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Artisan Fidelity Garrard 301 Statement Review

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Five Questions to be Answered

Ever since I found out I was going to be reviewing this version of the Garrard 301, my mind kept wondering if having made the move from an idler to the AMG, what would it be like to go back to an idler. Having lived with the Shindo version of the Garrard 301 for several years I am very familiar with why people love idler drive turntables. So there were questions I wondered about after living with the AMG for a while instead of a idler. By the way, some manufacturers don’t like you to compare their products to other products, but as a reader of audio reviews I always wanted to know how one product compares to another. I’m guessing you do too. Here are my questions, in order:

  1. Is the Artisan Fidelity even in the same league with tables like a Shindo, AMG, Clearaudio and other world class turntables.

The answer is simple, yes indeed. It matches or surpasses any of these tables in build quality, beauty and most of all the way it plays music.

  1. Would the Artisan Fidelity Garrard 301 Statement have more Drive, PRaT, and Power than the AMG?

You might find the answer to this question a surprise. The Artisan Fidelity 301 had great drive, PRaT was as good as I have ever heard from any source, and it indeed sounded very powerful, yet the answer is complicated. Let’s first talk about how the two table compares when it comes to drive and power. With some LPs the answer is without a doubt yes, the Artisan version of the 301 has more drive and sounds more powerful. Wait a minute though, with other LPs the AMG holds its own and sounds every bit as big, powerful and forceful.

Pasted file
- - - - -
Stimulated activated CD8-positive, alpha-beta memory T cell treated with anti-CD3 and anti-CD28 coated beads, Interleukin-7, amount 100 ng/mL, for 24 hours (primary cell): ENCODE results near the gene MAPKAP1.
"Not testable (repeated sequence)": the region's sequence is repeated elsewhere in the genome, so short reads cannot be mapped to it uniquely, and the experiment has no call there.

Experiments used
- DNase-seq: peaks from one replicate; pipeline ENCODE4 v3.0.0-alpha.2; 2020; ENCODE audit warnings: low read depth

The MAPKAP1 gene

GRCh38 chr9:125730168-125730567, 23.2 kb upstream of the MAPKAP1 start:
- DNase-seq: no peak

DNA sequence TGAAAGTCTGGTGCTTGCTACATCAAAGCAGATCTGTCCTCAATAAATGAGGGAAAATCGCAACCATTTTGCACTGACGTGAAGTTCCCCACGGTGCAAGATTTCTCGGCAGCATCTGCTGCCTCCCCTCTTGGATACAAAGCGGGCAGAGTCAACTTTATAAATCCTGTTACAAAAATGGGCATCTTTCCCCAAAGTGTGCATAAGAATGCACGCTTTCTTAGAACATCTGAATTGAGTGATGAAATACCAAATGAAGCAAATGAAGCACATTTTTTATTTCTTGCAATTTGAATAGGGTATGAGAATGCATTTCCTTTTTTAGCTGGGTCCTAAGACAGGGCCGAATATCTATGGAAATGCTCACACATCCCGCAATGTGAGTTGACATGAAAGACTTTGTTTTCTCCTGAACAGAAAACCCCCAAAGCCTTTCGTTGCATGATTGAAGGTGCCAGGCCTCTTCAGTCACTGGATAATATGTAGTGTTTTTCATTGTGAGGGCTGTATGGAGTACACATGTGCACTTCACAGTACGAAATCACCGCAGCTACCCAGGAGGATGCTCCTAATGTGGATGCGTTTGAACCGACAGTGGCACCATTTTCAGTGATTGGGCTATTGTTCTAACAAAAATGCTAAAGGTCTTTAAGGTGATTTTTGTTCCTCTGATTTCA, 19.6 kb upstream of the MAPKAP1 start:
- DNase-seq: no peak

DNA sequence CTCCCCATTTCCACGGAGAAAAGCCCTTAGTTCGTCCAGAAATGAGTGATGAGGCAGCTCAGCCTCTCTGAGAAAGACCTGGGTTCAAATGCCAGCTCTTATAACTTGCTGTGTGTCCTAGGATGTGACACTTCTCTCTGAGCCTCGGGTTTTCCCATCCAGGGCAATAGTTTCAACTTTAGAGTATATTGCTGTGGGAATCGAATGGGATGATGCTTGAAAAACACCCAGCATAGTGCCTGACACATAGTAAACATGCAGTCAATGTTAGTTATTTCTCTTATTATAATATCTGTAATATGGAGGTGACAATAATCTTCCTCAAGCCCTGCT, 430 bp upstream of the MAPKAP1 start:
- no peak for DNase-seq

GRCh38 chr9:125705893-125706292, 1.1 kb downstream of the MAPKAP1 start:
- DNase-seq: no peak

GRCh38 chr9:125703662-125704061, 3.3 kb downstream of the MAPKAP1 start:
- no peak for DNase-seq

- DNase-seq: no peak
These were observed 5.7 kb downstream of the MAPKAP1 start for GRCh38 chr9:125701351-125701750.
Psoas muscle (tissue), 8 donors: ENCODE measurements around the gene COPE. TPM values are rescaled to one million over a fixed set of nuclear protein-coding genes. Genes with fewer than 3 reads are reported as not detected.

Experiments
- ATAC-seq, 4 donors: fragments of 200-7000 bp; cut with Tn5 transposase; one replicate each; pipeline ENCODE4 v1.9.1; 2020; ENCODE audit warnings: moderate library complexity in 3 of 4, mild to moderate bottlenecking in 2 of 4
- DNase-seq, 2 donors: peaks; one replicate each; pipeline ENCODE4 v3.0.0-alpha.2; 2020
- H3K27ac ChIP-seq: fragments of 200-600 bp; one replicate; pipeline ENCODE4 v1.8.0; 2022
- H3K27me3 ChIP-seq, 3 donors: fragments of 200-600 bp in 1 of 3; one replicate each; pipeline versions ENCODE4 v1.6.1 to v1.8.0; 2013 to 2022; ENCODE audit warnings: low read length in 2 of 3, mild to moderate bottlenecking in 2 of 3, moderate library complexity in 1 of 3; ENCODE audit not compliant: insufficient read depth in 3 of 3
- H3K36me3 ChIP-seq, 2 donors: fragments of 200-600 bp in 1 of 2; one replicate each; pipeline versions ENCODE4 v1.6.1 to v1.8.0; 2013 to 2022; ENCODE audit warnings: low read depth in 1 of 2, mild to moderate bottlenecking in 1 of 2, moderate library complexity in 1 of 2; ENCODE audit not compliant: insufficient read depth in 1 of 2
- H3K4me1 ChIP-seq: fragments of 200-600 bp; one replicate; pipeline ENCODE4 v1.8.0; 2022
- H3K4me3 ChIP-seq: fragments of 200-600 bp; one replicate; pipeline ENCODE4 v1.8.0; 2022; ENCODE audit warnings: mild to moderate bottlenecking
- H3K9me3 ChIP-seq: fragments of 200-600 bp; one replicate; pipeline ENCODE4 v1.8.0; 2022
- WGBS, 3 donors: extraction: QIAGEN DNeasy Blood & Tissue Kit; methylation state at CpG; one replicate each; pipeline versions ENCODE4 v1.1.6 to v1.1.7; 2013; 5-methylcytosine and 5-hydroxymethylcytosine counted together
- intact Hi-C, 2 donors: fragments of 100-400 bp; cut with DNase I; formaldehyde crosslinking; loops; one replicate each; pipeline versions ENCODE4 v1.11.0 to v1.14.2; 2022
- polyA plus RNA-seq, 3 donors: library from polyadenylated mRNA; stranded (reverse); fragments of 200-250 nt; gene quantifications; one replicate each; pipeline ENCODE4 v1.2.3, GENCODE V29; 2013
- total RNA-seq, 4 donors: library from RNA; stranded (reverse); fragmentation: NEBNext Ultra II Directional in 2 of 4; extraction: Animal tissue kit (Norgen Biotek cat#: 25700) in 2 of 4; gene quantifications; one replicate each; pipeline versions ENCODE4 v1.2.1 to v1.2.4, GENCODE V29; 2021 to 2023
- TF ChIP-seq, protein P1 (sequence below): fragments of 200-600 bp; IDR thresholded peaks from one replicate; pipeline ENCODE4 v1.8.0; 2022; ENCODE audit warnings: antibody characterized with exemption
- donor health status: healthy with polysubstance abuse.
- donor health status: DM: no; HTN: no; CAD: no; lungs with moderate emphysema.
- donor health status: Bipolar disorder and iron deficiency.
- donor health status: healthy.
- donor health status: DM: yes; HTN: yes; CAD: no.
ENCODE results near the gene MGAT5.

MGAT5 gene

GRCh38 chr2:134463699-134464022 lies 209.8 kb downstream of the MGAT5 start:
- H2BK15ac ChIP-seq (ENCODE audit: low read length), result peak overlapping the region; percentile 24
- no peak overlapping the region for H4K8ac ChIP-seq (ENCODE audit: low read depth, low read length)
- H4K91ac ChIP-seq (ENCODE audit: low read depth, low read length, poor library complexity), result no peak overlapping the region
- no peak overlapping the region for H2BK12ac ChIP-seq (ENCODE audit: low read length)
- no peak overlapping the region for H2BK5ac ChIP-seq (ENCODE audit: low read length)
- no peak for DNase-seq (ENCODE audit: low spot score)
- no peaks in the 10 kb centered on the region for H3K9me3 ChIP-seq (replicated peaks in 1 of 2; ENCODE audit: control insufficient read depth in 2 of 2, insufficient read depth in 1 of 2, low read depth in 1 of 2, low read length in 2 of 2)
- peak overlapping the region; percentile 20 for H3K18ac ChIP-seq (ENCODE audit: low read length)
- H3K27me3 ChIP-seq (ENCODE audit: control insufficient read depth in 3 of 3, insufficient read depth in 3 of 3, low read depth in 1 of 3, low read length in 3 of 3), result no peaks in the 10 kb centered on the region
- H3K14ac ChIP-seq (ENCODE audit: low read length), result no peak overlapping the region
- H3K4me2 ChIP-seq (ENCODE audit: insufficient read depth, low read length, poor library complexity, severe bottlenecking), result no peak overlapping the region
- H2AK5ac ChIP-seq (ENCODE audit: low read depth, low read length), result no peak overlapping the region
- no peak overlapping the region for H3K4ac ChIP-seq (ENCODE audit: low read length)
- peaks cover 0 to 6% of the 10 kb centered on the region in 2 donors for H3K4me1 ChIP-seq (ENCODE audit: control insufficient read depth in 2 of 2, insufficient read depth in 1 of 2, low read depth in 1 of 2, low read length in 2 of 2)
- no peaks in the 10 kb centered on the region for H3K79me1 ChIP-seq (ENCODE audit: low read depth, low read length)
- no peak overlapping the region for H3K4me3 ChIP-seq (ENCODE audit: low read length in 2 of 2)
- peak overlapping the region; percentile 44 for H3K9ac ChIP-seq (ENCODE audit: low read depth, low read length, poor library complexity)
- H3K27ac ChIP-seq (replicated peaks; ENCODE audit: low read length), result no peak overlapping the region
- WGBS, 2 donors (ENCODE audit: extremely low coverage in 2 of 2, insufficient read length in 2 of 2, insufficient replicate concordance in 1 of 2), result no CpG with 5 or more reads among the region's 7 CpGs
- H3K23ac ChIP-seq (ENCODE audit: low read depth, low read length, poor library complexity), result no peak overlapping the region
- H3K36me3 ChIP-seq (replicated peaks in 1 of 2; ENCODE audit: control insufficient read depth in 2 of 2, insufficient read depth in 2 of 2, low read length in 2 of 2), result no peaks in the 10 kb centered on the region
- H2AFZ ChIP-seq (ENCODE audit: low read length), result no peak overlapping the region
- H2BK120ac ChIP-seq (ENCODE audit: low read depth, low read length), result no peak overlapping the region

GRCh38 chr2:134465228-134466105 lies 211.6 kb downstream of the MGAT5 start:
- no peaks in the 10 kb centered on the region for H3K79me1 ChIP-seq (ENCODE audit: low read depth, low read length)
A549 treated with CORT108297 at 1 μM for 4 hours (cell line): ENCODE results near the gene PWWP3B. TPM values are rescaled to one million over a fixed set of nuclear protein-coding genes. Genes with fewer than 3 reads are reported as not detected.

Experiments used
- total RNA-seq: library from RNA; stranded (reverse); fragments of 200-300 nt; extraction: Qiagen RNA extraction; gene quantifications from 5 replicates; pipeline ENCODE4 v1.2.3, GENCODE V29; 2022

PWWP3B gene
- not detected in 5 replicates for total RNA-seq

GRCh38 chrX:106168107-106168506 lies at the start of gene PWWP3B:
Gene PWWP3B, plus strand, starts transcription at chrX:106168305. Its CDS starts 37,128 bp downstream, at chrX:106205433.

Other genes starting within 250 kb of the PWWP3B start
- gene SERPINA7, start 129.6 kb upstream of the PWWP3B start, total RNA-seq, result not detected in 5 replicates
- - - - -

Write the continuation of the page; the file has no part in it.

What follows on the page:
Truth is this is a big difference in the two tables. If you want everything you listen to, to have lots of drive and power, than I have never heard any table that can do this like a Garrard 301 and none better than Artisan Fidelity’s version of the 301. The AMG on the other hand only sounds this way on certain LPs. On other LPs it the sound is small and delicate. The AMG lets the scale, the power, and the forcefulness of the sound to vary more from one LP to the other. I don’t know how you can be sure which recordings should be which way, but I think this will come down to the desires of the individual.

Now when it comes to PRaT, I’m glad to say that both tables carry the pace of the musical flow equally well on every LP I played. The Artisan 301’s sense of drive and power on every LP could lead some listeners to feel that it is the more rhythmic of the two tables. On the other hand the ability of the AMG to sound more delicate on certain LPs might lead some to think that it more consistently gets the timing of the musical performance more correct.

  1. Would the Artisan Fidelity Garrard 301 Statement be as quiet as the AMG Table?

In light of the inverted bearing, the new platter, and the isolation of the Artisan Fidelity plinth, I wondered whether the Statement could it be as quiet as a great belt drive. The answer to this question is simpler. It comes very, very close, but in the end it’s not as quiet. This results in a sound that is not quite as transparent as the AMG, nor do I hear quite as much inner detail as I do with my AMG. Still, it is close and it offers the special sound of an idler.

So how did this difference in quietness effect the sound of my system? Well, it’s hard to put into words, but my task is to try. The Artisan 301 sounds slightly warmer in comparison to the more transparent sound of the AMG. The AMG lets you hear slightly more inner detail and a little more air in the treble region. The different in quietness doesn’t seem to have the same effect in the lower frequency range. The Artisan 301has more air in the bass and lower midrange.